BBMP is looking to tackle air pollution in Bengaluru by installing 500 air purifiers at busy traffic junctions. This comes after the first air purifier was installed in Hudson Circle as a pilot test in February.
The BBMP has entered into an agreement with ATechTron, a software firm and a manufacturer of air purifying devices which filters PM 10 and PM 2.5 particulate matter including dust, smog and petroleum fumes. According to the manufacturers, the device can cover a radius of 70 to 90 feet. BBMP is greatly concerned about the health of the city and its people.
Preliminary findings from the pilot run at Hudson Circle showed alarming results. According to the National Ambient Air Quality Standards, PM2.5 concentrations should not be above 60 µg/m3 and PM 10 concentrations should not be above 100 µg/m3 over a period of 24 hours. The measured concentration of PM 10 and PM 2.5 levels during the pilot at Hudson Circle were found to be 89.51 µg/m3and 47.6 µg/m3 respectively during 8 hours of peak traffic alone. The data showed that particulate matter was at least 2.5 times more than the limit in the city.
The makers of the air purifier device believe that this offers a technological solution to the problem of filtering fine dust particles from the city’s air.
Rajeev Krishna, founder of ATechTron said that the results from the dust collected in the pilot run in Hudson Circle showed that the dust contained particles such as PM 10 and PM 2.5 and heavy metals such as Cadmium, Chromium, Lead, Zinc, Copper, Iron, Manganese, Barium and other harmful pollutants. On an average, 20-25 grams of fine dust particles were collected every day.
In a month, over 650 grams of fine dust particles were collected by the device. ATechTron now plans to install 500 such devices in the next year, including multiple devices in busy traffic junctions like Silk Board, Marathahalli and South End Circle.
Installing air purifiers on a large scale has not been attempted elsewhere in the country, including in New Delhi where other attempts like spraying atomised water from water cannons were tried. In the Chinese city of Xi’an, an air-purifying tower was built while in London, N-OX eating paint was promoted as a solution.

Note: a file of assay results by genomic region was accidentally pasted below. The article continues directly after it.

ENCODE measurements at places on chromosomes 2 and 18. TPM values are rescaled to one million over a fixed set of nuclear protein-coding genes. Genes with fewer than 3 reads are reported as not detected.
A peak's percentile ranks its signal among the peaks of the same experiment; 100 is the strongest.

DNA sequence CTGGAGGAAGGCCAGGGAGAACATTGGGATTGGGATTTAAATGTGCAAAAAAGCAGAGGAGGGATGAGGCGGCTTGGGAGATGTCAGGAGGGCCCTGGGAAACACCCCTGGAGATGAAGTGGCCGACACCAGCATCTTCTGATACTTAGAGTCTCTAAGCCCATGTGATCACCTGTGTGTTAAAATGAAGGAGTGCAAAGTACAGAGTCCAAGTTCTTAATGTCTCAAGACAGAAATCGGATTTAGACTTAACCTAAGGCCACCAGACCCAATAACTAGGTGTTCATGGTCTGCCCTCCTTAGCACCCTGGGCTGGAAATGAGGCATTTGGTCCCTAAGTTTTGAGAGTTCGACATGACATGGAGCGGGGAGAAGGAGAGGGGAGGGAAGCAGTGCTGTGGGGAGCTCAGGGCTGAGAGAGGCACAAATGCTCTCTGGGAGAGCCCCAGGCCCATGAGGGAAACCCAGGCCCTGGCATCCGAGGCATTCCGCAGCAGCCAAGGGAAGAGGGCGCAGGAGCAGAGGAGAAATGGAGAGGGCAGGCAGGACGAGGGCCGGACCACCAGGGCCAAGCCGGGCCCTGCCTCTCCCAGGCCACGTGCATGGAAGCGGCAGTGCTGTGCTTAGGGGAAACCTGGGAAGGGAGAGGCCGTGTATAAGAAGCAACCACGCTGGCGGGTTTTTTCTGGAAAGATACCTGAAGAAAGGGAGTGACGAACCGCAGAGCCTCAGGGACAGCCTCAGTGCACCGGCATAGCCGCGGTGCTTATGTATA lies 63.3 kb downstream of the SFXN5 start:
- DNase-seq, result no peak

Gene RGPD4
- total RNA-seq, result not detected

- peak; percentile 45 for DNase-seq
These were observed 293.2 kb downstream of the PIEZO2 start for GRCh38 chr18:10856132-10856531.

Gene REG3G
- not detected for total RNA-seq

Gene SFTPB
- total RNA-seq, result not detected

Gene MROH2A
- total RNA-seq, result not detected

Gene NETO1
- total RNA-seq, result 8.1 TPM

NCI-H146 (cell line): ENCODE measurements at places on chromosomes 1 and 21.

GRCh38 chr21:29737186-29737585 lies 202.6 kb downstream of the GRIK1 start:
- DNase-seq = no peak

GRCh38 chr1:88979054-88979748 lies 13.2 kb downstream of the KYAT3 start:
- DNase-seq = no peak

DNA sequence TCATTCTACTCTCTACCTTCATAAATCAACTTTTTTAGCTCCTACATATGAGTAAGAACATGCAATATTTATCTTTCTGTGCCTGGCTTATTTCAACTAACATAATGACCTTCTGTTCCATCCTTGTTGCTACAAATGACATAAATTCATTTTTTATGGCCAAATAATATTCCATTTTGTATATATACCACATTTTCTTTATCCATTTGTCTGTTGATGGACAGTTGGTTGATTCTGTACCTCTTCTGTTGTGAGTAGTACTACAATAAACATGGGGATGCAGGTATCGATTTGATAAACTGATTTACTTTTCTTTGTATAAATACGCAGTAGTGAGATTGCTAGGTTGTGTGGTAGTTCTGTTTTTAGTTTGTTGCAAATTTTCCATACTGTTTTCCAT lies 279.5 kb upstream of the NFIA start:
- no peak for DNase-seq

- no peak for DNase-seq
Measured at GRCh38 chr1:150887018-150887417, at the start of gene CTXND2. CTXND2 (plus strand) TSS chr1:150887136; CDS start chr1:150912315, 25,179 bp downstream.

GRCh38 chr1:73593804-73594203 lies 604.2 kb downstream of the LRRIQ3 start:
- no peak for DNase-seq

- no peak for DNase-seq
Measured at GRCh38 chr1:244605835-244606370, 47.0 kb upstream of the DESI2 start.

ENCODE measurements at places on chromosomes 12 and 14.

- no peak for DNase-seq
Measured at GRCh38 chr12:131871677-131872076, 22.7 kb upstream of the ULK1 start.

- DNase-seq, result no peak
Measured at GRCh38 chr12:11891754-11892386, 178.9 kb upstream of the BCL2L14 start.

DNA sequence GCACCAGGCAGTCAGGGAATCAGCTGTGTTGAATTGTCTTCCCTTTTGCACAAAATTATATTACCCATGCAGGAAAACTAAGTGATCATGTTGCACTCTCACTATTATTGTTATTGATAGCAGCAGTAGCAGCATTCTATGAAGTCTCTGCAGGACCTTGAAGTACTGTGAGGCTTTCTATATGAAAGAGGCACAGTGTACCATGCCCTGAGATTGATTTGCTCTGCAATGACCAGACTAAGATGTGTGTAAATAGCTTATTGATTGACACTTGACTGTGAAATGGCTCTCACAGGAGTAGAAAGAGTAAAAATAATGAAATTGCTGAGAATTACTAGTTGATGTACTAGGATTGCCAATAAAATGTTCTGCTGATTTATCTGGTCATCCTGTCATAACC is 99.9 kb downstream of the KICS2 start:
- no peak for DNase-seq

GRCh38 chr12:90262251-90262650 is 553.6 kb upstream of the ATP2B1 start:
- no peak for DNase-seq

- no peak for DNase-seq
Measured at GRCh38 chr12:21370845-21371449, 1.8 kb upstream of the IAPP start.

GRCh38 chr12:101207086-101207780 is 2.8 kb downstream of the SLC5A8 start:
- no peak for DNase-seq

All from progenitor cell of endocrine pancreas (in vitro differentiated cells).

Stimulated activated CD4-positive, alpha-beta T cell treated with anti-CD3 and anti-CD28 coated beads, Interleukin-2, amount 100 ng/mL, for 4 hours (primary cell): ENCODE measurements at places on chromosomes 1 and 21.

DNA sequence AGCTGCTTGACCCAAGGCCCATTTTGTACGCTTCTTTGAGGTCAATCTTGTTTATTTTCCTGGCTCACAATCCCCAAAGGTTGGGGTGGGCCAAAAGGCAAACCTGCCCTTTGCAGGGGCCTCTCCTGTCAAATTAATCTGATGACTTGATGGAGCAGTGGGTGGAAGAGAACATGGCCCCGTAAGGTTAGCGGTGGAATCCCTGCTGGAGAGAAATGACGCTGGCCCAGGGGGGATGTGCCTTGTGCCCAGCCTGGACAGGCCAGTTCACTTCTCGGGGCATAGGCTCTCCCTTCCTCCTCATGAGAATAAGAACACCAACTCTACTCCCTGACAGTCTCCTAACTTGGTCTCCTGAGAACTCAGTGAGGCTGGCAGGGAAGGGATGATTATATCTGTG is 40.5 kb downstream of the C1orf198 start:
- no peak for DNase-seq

But experts are still sceptical of attempts to clean outdoor air using filtering devices. SN Tripathi, a professor at Indian Institute of Technology, Kanpur (IIT-K) who specialises in atmospheric science explains that as a matter of principle, it is difficult to ‘clean’ air like this because the volume of air in the atmosphere is large. Experiments on this are yet to give significant results. In a 1 km square area, there is a huge volume of air and the purifier will be working on a minuscule part of it.
Activists have long campaigned for curbs on registration of vehicles in the city and planting more trees as measures to tackle air pollution. There are more than 80 lakh vehicles on the city’s roads with as many as 1,752 vehicles being added every day, according to figures compiled by the Transport Department. Srinivas Alavilli, a Bengaluru-based activist and member of the group Citizens for Bengaluru (CfB) said that all indications seem to be that installing air purifiers is a drop in the ocean and will not be a solution to the problem of air pollution.
However, the manufacturers of the air purifiers say they are concentrating on a particular portion of the air between 4 and 7 feet from the ground to improve the air quality at the breathable height. Rajeev adds that this will help pedestrians walking on foot, riders travelling on a two-wheeler and people like traffic police officials who suffer due to prolonged exposure to air pollution in busy junctions.
The cost of maintaining an air purifier and the electricity required to run it has also been questioned. The filters need to be replaced every month and each air purifier uses around 500 watts of energy. The makers say that this is a third of the energy used by an air-conditioner but experts say that it will add to the carbon footprint of the city unless it is fully propelled by solar energy.
Rajeev said that there is a need to implement solar and wind energy but it requires a big space in a junction since we have to install a solar panel. The fine dust particles, which include heavy metals, also need to be stored away somewhere since they will get mixed with the soil if it is dumped into landfills.
Studies show rise in heart problems
Earlier studies corroborate the findings during the analysis of the dust collected by the air purifier at Hudson Circle – that there are hazardous levels of particulate matter in the air in Bengaluru during peak traffic hours. A study by Aishwarya Sudhir published by Climate Trends and Co Media Lab, a city-based organisation, found that vehicular pollution contributed to as much as 60-70% of the air pollution in the city.
Studies also show that the rise in air pollution increases the risks of heart diseases since the PM 2.5 materials cross the air alveolar membrane, which usually acts as a filter of the lung, and get deposited in the blood vessels of the heart and causing clot deposition. Statistics compiled by Jayadeva Hospital in Bengaluru showed a marked rise in heart attack cases in the under 40 age group, particularly among people exposed to the outdoor air for long hours like drivers of public transport vehicles.
The BBMP set aside Rs 5 crores for the installation of air purifiers in the city in the 2018-19 budget but after companies showed interest, the devices will now be set up at zero cost for the civic body. ATechTron along with BBMP will be installing the devices at a cost of Rs 3 lakhs each using Corporate Social Responsibility (CSR) funds for the next ten years but it remains to be seen if these devices will help tackle the alarming levels of pollution in the city’s air.
Source: The News Minute
Image Source: Realty in Bangalore